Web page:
Conquistador (game)

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Conquistador is a board game simulating the exploration of the New World in the 16th century. Players take on the role of European countries sending expeditions to find gold and establish colonies. Although the design uses the trappings of board wargames such as a hex map, combat is not a major part of the game. It was designed by Richard Berg and originally published by Simulations Publications, Inc. as Conquistador! in 1976, then republished by Avalon Hill in 1981.

Game play[edit]

The basic game can be played by two to four players, representing the activities of Spain, England, France or Portugal. The game also includes a solitaire scenario where Spain is played by a single player, and the original SPI edition included optional rules for an additional player to take a purely financial role as the German bankers.

The map includes the entire Americas and has a variety of terrain types such as clear, rough, and jungle. it is divided into areas such as Patagonia and California, each with ratings reflecting the hostility and fertility of the environment and the attitude of native inhabitants to European settlement. Game counters include soldiers, colonists, missionaries, carracks, caravels, galleon fleets, and gold bars, along with individual named explorers, privateers, and conquistadors.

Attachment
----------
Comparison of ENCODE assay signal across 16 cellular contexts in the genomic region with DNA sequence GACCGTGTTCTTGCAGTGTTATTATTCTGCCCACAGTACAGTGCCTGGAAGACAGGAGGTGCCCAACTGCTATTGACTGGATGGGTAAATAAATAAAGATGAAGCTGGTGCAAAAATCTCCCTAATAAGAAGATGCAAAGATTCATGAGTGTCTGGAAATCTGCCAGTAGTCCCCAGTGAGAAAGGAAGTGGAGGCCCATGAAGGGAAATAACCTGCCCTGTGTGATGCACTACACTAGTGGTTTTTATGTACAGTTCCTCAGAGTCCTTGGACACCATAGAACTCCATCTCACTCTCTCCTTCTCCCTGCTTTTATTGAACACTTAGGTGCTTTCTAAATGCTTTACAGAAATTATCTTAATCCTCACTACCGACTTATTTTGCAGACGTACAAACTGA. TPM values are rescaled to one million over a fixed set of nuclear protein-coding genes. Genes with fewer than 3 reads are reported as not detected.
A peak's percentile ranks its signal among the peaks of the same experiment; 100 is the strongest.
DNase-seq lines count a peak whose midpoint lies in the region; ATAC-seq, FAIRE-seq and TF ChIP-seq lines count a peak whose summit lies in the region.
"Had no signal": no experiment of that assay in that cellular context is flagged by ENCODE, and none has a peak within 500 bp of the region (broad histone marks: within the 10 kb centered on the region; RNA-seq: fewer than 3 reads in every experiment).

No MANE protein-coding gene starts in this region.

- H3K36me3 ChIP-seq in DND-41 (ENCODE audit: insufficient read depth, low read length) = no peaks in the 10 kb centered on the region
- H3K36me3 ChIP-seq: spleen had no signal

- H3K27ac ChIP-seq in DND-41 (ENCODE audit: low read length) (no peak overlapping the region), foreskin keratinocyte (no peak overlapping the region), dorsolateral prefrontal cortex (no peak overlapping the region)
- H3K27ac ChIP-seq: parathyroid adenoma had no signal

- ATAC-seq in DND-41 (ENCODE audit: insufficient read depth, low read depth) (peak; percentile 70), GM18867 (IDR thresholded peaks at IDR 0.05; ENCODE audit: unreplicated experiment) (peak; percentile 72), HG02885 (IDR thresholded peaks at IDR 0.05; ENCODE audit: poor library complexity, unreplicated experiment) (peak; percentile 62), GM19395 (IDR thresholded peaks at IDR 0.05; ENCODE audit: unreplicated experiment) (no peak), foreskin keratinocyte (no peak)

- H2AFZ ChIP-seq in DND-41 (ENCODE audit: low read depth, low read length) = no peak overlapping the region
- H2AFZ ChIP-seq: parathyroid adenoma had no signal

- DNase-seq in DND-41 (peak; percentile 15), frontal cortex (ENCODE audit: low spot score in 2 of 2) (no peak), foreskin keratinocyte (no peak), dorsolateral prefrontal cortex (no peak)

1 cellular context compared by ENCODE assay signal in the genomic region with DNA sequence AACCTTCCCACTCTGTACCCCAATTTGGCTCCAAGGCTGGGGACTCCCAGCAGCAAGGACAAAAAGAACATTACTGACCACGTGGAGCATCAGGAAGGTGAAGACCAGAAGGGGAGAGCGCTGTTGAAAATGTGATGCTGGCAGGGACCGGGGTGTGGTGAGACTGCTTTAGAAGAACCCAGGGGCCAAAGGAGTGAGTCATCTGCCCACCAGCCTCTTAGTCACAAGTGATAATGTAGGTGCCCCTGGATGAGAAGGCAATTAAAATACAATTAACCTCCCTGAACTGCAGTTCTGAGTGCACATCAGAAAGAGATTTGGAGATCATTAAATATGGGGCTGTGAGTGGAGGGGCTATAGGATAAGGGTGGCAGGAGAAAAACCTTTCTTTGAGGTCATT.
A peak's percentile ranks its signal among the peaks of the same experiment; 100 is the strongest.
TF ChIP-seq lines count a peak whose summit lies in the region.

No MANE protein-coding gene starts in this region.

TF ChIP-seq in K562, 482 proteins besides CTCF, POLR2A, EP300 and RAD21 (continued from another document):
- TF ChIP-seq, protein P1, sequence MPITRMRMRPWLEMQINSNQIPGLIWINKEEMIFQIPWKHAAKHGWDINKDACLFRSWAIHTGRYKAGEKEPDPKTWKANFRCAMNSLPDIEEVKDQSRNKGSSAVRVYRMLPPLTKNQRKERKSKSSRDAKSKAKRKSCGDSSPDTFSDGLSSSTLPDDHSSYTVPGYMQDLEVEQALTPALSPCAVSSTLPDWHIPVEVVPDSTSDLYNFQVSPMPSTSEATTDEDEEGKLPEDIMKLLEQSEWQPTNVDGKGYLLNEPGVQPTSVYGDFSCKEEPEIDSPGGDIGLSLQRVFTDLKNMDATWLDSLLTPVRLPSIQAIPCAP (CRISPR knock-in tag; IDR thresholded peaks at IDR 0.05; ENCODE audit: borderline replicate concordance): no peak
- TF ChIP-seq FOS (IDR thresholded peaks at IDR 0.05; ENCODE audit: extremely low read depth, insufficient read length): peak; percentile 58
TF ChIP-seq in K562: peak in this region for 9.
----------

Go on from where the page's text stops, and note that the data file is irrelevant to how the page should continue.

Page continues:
Each turn represents five years, with the first turn beginning in 1495 and the game ending in 1600. Each turn consists of five phases, each of which is in turn divided into several segments.

  • The Royal Council phase is focused on planning, beginning with a Random Events segment which determines money and colonist availability, as well as unforeseen events such as plague or unusual requirements such as searching for the Seven Cities of Cibola or El Dorado. The players also determine the order of play for the remainder of the turn and plan their expeditions, purchasing materials and forces and recording the composition and destination of each expedition.
  • In the Initial Naval phase, players move their expeditions to and from the New World. They may also move within the New World, possibly engaging in naval combat or invasions, after which all expeditions check for possible losses due to attrition.
  • Segments of the Land phase include attempts to discover gold and production from existing gold mines, movement and combat of land units, combat with natives, attrition of land units, and collection of resources.
  • The Final Naval phase consists of another opportunity to move expeditions to or from Europe, followed by attrition checks and credit for discoveries made by expeditions which have reached a friendly port.
  • In the Maintenance phase, players pay for units which will be kept in play for the next turn.

Assessment[edit]

Since the map is already displayed, game play does not involve actual exploration of unknown territory, unlike other contemporary board games such as Source of the Nile. Instead, players are rewarded for being the first to reach different regions and return safely. The most significant route to victory in the game is to establish viable colonies, which is not straightforward as turn-by-turn attrition as well as actions of European or native enemies can wipe them out entirely.

Writing in 1980, Jon Freeman says that Conquistador "may be the best of Richard Berg's designs", and that while "too cynically realistic" in favoring colony development over the glamour of exploration, it is nevertheless "a lot of fun".[1]

References[edit]

  1. ^ Jon Freeman (1980). The Complete Book of Wargames. Simon & Schuster. pp. 109–110. 

External links[edit]